The grant comes at a critical time, as higher education institutions grapple with funding and organizational challenges due to the global COVID-19 health pandemic. In addition to SJSU, 11 other Bay Area colleges and universities have received funding totaling $50 million.

The five-year grant aims to directly benefit students by providing scholarships, career preparation resources, and other services. Photo: Robert Bain / San José State University

“Investing in the next generation of talent, innovation and leadership is critical in order to ensure that all students, including the disadvantaged, have the opportunity to lead productive and successful lives,” said Michael J. Boskin, president of the Koret Foundation.

For SJSU, the five-year grant is significant. The Koret Foundation’s focus on higher education aligns with the goals of SJSU’s Transformation 2030 strategic plan, enabling the university to invest in ways to optimize student success.

“Koret’s Higher Education Initiative seeks to support key academic institutions in the Bay Area and fund programs that can spark new thinking, facilitate partnerships, and contribute to student success.” Boskin said.

Five Grant Elements

During a meeting with Boskin in late 2019, Papazian proposed key student needs, which have translated into the grant’s five elements.

The Koret Scholars Program will allow SJSU to continue awarding scholarships to eligible full-time undergraduate students served by SJSU’s Educational Opportunity Program (EOP) or the Military and Veteran Student Services Office.

The Veterans’ Services Expansion funding will be used to support the design and implementation of expanded programming for SJSU veterans in specific focus areas: career readiness, healthy living, women veterans support, and building community.

The Navigating College-to-Career Success funding will be used to integrate proven education-to-career tools and to engage experts to integrate these resources into existing campus services.

The Diversifying STEM Pipeline Project funding will be used to build upon proven and existing service delivery methods to pilot activities focused on diversifying the STEM pipeline through two avenues: training of teachers who support high school students and offering exceptional hands-on STEM learning experiences.

The Capital Resources for 21st-Century Learning funding will be used to purchase specific items for use by SJSU students with the goal of helping to optimize student success, improve completion rates, and bolster career advancement opportunities.


About San José State University

The founding campus of the 23-campus California State University system, San José State provides a comprehensive university education, granting bachelor’s, master’s and doctoral degrees in 250 areas of study—offered through its nine colleges. With more than 35,000 students and nearly 4,370 employees, San José State continues to be an essential partner in the economic, cultural and social development of Silicon Valley and the state, annually contributing 10,000 graduates to the workforce. The university is immensely proud of the accomplishments of its more than 280,000 alumni, 60 percent of whom live and work in the Bay Area.

About the Koret Foundation

The Koret Foundation is committed to strengthening the Bay Area and supporting the Jewish community in the U.S. and Israel through strategic grantmaking to outstanding organizations. Grounded in historical Jewish principles and traditions, and dedicated to humanitarian values, the foundation is committed to innovation, testing new ideas, and serving as a catalyst by bringing people and organizations together to help solve societal and systemic problems of common concern. Learn more about the Koret Foundation and its grantees at koret.org.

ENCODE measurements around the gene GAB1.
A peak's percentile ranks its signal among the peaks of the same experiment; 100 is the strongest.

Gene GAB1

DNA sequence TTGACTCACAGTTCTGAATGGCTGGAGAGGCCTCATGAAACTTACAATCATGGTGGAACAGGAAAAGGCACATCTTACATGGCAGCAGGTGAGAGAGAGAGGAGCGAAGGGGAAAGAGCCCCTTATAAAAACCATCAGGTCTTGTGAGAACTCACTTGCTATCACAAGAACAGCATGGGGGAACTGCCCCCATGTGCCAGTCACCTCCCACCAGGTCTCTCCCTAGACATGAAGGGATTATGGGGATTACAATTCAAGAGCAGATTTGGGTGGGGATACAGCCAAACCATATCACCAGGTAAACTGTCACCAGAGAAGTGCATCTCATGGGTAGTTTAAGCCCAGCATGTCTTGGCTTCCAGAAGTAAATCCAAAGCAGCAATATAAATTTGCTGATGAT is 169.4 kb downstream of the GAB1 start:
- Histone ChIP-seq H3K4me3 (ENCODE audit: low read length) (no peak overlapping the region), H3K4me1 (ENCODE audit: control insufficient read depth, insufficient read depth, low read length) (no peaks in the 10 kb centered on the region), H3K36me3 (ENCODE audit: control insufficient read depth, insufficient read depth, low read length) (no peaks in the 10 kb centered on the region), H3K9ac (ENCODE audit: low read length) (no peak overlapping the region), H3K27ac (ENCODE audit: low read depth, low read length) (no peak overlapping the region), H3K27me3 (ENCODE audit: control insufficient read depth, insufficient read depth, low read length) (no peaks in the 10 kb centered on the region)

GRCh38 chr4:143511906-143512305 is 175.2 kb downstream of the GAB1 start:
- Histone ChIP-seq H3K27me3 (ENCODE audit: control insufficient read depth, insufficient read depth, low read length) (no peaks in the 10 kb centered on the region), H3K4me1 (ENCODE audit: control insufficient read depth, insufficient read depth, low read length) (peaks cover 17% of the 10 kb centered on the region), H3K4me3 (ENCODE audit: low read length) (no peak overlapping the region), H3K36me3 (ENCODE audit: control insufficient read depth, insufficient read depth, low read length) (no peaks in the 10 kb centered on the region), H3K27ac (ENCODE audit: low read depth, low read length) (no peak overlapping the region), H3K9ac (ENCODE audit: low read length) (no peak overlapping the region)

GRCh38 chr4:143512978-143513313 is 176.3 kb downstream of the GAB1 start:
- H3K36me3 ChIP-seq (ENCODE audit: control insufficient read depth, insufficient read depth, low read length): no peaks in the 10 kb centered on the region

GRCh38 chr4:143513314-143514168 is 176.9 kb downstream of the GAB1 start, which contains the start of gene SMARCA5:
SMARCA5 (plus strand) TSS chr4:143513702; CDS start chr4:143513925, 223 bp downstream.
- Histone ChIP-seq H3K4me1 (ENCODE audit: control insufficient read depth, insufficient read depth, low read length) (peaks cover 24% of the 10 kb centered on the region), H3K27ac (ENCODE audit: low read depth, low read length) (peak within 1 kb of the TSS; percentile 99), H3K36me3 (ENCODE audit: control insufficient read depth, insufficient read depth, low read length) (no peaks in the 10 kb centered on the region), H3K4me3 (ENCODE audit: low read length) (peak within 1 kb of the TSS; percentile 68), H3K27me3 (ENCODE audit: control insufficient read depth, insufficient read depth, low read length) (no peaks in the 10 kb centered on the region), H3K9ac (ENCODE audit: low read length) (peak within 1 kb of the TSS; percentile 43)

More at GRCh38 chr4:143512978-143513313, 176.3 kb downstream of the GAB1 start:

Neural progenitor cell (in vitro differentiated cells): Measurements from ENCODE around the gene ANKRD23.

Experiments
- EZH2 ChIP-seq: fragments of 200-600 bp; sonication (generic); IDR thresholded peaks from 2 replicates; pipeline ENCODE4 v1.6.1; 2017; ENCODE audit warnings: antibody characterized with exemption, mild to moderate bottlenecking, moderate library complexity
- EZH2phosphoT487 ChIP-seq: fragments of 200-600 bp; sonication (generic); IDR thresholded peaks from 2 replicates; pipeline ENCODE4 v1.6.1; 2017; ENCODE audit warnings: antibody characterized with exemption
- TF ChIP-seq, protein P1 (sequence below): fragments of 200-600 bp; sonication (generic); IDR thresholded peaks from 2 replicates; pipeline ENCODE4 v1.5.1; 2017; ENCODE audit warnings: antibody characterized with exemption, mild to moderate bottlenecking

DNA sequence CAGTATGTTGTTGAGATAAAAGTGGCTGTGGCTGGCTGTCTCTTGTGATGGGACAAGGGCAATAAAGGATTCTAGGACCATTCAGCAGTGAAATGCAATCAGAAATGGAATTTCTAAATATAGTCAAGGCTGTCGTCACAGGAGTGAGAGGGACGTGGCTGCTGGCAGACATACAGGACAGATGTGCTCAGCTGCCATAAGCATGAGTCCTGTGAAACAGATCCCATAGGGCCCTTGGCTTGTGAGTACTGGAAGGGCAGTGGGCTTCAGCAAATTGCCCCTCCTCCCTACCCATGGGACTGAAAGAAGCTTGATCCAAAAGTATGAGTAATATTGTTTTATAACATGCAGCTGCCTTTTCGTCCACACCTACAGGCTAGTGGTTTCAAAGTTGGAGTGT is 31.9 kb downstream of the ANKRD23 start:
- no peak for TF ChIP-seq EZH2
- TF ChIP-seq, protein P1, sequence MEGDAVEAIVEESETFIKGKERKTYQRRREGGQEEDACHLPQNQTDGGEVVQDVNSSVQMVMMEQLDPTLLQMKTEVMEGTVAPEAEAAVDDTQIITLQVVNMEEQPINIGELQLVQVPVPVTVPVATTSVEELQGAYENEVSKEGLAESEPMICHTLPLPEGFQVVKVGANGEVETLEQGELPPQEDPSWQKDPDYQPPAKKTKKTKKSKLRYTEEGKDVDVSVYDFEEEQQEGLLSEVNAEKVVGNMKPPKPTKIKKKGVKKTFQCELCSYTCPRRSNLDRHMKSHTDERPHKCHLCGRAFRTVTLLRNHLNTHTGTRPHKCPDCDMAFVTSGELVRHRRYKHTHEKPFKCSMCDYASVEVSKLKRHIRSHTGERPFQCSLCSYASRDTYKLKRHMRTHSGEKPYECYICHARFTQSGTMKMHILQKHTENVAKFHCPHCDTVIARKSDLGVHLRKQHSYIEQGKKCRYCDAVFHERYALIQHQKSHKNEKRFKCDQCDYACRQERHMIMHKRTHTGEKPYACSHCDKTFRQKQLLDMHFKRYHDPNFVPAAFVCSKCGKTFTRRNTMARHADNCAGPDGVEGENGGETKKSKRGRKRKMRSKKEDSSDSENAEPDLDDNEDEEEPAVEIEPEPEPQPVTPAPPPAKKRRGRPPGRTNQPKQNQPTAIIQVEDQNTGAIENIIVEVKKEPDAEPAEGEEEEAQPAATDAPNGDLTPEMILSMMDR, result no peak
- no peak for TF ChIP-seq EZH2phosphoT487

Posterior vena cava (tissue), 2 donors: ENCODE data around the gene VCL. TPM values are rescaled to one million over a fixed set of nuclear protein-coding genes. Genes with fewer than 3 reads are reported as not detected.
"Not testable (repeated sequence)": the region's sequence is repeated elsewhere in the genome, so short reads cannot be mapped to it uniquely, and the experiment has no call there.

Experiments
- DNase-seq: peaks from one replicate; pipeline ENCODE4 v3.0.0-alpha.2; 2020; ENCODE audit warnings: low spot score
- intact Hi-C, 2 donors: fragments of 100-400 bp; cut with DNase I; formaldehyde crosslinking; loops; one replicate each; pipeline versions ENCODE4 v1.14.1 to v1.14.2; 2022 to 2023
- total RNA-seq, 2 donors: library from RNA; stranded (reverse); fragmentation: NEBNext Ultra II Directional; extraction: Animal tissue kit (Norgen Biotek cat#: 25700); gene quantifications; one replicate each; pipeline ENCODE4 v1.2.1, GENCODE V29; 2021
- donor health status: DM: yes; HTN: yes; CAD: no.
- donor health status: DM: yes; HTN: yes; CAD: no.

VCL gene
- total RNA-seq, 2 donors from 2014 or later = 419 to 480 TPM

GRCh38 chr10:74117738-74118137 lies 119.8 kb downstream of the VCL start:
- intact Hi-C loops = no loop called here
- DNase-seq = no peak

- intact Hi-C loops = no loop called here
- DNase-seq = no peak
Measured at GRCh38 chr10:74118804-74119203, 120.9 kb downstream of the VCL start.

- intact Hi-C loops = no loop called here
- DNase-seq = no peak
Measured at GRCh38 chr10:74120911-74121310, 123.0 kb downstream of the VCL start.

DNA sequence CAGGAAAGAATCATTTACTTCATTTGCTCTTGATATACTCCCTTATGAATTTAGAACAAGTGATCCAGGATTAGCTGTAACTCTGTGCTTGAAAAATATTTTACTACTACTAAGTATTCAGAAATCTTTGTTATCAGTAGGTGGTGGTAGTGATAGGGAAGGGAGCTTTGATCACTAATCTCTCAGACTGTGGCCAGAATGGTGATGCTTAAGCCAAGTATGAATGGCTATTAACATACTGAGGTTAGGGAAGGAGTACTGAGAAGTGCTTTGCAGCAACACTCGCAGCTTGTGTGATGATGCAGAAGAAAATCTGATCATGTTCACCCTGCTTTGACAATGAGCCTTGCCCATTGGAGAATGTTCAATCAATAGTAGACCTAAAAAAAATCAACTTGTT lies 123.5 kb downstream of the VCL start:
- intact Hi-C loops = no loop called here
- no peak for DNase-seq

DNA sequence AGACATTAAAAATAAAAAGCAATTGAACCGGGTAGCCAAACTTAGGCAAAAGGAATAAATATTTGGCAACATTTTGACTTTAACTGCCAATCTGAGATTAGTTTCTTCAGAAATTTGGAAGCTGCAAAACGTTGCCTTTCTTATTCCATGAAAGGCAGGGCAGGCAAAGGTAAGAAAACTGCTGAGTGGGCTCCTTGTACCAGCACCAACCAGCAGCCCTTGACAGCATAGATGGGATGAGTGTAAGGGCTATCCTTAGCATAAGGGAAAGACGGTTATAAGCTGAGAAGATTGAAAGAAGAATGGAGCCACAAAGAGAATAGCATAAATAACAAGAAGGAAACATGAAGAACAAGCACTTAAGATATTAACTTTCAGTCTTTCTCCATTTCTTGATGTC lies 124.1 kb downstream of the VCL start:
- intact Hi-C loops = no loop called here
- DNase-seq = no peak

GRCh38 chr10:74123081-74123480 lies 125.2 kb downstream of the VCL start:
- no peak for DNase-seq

STEM Faculty Members Receive $1.69M NSF Grant Award

SJSU community members participating in STEM education program.

Photo: David Schmitz

The National Science Foundation (NSF) has recently awarded a $1.69 million grant to San José State’s faculty members for a research proposal titled “Transforming Undergraduate Teaching and Learning Through Culturally Sustaining, Active and Asset-Based Approaches to Introductory Science Courses” that aims to increase diversity, inclusion and retention in STEM.

Over the course of the next five years, the STEM research team led by Cassandra Paul, associate professor of physics and astronomy, and science education, will be employing innovative instructional approaches to reduce attrition rates in introductory STEM courses.

“The goal of this grant is to increase student success and graduation rates for undergraduate students and, more specifically, for Latinx and other students belonging to regional, racial and ethnic minority groups,” said Paul, principal investigator of the project.

Historically, the attrition rates in STEM courses are highest during the first two years of college, especially among Latinx and underrepresented minority students. “We want to make sure that we’re listening to what the students are bringing with them to SJSU, and engaging with them more actively,” said Paul.

According to Pamela Stacks, associate vice president of research, the beauty of the kind of research that Paul and her team are doing is that it not only tells us about Latinx students but provides insights into all students.

“Getting this grant opportunity means that STEM faculty members can now be more collaborative and informed about connections between different STEM disciplines, and also they’ll be able to identify issues students are struggling with,” said Stacks. Stacks added, “eventually when the research gets published, it will impact a much bigger audience and, in the process, elevate our whole institution.”